Shopify (NYSE: Store) It has made phenomenal returns since its public appearance in May 2015. A $10,000 investment in the Canadian e-commerce services company’s initial public offering would be over $820,000 today.
Shopify has also been a great stock to hold during the pandemic. It rose 185% in 2020 as more merchants set up online stores throughout the crisis. The stock price advanced another 29% in 2021 even as skeptics worried about the post-pandemic slowdown and its bubble valuations.
Investors who don’t already own Shopify may push themselves to lose those gains. They may also be wondering if it is too late to invest in this shaky darling of the e-commerce sector. Let’s examine Shopify’s growth rates, future plans, and ratings to make a decision.
Why is Shopify growing like weed?
Shopify’s self-service e-commerce services enable small businesses to quickly create online stores, process payments, fulfill orders, and manage online marketing campaigns. These tools make it a “one-stop shop” for creating an independent online business without joining a crowded third-party marketplace like Amazon (NASDAQ: AMZN).
Many merchants who didn’t want to abide by Amazon’s rules, pay its fees, or compete with other third-party sellers turned to Shopify to establish an online presence. At the time of its initial public offering, Shopify only served 162,261 companies globally. Today, it serves more than 1.7 million companies.
That’s why Shopify’s revenue increased at a compound annual growth rate (CAGR) of 70.2% between 2015 and 2020. During those five years, Amazon’s revenue increased at a compound annual growth rate of 29.3%.
But can Shopify maintain this momentum?
Shopify’s revenue was up 86% in 2020 and grew 66% year-over-year in the first nine months of 2021. Analysts expect its revenue to increase 56% for the full year, likely to rise 33% in 2022.
Shopify divides its business into two main parts: subscriptions (30% of its revenue last quarter), which includes point-of-sale services and Shopify plans for larger businesses; and business solutions (70% of its revenue), which includes payment processing, fulfillment, and financing services.
Shopify’s growth is slowing, but expansion into its steadier subscription business should offset tough year-round comparisons for the solutions business, which has seen extraordinarily strong growth in gross merchandise volume (GMV) during the pandemic.
Last quarter, Shopify president Harley Finkelstein said it took merchants using Shopify 15 years to generate $200 billion in cumulative annual GMV, but that number has doubled to $400 billion annually over the past 16 months. Shopify doesn’t expect the acceleration caused by the pandemic to continue into 2022.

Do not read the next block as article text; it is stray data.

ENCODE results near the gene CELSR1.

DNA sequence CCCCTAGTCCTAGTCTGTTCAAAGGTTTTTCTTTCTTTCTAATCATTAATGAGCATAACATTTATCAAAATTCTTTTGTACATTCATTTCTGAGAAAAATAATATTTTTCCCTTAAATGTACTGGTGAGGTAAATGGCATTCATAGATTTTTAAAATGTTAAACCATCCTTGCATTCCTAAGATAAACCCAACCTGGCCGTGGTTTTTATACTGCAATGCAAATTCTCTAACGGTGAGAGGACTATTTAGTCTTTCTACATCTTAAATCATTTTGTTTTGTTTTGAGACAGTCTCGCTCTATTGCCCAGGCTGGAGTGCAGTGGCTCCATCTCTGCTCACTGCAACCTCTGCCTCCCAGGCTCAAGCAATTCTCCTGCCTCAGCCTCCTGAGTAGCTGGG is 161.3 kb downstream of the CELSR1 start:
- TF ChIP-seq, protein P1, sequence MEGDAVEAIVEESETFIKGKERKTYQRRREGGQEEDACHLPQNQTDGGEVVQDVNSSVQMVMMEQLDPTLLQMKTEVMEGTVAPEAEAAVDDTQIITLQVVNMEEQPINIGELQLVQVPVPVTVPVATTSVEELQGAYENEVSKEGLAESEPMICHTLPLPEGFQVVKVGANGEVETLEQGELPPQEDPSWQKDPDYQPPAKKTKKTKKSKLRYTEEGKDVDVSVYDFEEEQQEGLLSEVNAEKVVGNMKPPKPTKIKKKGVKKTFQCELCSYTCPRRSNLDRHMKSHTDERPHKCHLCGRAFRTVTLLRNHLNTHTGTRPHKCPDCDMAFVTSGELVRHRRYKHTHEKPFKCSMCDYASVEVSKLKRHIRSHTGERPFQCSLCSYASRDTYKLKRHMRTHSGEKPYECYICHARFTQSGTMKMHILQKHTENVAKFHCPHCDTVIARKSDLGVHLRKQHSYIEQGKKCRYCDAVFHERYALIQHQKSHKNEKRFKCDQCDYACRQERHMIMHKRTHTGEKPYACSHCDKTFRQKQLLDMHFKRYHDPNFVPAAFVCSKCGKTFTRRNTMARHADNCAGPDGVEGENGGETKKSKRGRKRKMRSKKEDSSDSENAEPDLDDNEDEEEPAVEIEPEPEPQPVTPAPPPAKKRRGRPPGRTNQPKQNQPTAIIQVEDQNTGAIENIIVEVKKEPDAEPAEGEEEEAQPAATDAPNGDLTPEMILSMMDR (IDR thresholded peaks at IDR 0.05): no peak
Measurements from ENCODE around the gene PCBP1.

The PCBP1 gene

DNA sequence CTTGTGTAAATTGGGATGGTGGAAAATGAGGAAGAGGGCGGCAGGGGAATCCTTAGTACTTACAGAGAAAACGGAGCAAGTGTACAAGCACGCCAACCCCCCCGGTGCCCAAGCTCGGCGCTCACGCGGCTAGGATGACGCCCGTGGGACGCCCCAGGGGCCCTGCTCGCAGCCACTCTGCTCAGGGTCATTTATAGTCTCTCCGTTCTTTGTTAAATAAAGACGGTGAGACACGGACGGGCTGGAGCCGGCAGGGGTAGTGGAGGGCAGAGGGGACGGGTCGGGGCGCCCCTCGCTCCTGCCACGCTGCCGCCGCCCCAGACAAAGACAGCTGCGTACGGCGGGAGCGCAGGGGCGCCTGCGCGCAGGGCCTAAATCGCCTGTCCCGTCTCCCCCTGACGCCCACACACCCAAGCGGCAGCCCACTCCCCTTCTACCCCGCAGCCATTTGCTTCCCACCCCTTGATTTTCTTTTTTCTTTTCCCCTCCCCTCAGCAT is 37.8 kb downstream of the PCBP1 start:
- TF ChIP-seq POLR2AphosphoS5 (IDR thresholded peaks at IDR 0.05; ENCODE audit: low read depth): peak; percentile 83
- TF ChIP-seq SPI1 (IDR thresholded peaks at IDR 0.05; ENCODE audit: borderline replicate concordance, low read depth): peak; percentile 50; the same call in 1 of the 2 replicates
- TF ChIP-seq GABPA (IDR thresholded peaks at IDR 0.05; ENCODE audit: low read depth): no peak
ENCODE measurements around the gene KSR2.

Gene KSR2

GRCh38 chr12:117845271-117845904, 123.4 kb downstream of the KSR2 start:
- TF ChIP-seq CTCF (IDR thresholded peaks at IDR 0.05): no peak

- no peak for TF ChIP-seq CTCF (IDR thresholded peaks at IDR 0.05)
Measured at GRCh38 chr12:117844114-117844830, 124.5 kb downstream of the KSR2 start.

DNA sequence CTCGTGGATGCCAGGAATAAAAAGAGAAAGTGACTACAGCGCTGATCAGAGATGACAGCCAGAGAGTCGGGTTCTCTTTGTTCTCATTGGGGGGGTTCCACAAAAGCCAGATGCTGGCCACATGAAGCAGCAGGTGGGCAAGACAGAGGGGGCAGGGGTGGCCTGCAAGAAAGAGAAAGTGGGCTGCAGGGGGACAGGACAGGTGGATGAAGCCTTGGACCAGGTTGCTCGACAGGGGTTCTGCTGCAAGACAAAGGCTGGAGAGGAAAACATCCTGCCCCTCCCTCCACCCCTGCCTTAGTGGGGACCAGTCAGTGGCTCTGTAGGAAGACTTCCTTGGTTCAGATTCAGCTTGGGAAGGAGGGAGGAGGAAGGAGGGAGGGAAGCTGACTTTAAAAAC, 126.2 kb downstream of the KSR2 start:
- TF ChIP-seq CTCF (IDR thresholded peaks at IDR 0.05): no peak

Shopify’s adjusted gross margin contracted in 2020 as it generated a higher mix of revenue from its lower-margin merchant solutions business during the pandemic. But in the first nine months of 2021, adjusted gross margin rose again as the higher-margin subscription business expanded and more merchants locked up.
Meanwhile, Shopify’s strong revenue growth easily offsets temporary fluctuations in gross profit margins. Adjusted net income rose more than 14 times in 2020 and more than doubled year-over-year in the first nine months of 2021. Analysts expect adjusted earnings per share to rise 90% for the full year, but fall 4% thereafter. year as it ramps up its investments again.
What about Shopify reviews?
Shopify’s business model is broken and its growth rates are excellent. However, its shares are also trading at nearly 280 times forward earnings and 28 times next year’s sales. These higher valuations could limit growth potential in the near and medium term, while exposing it to an inflation-driven sell-off.
However, I’ve repeatedly let my concerns about Shopify reviews stop me from buying the stock, and I’ve missed out on some massive gains. So, I think it’s time to change the way I think about Shopify.
If Shopify grows its revenue at a compound annual growth rate of 30% for the rest of the decade, its annual revenue will continue to rise from $2.9 billion in 2020 to more than $40 billion in 2030. Even if its ratings subside along the way, Shopify can still achieve Easily multi-brand more gains – so it’s never too late for long-term investors to accumulate more shares of this popular e-commerce stock.
This article represents the opinion of the author, who may disagree with the “official” recommendation position of the Motley Fool Premium Consulting Service. We are diverse! Asking about an investment thesis — even if it’s our own — helps us all think critically about investing and make decisions that help us become smarter, happier, and richer.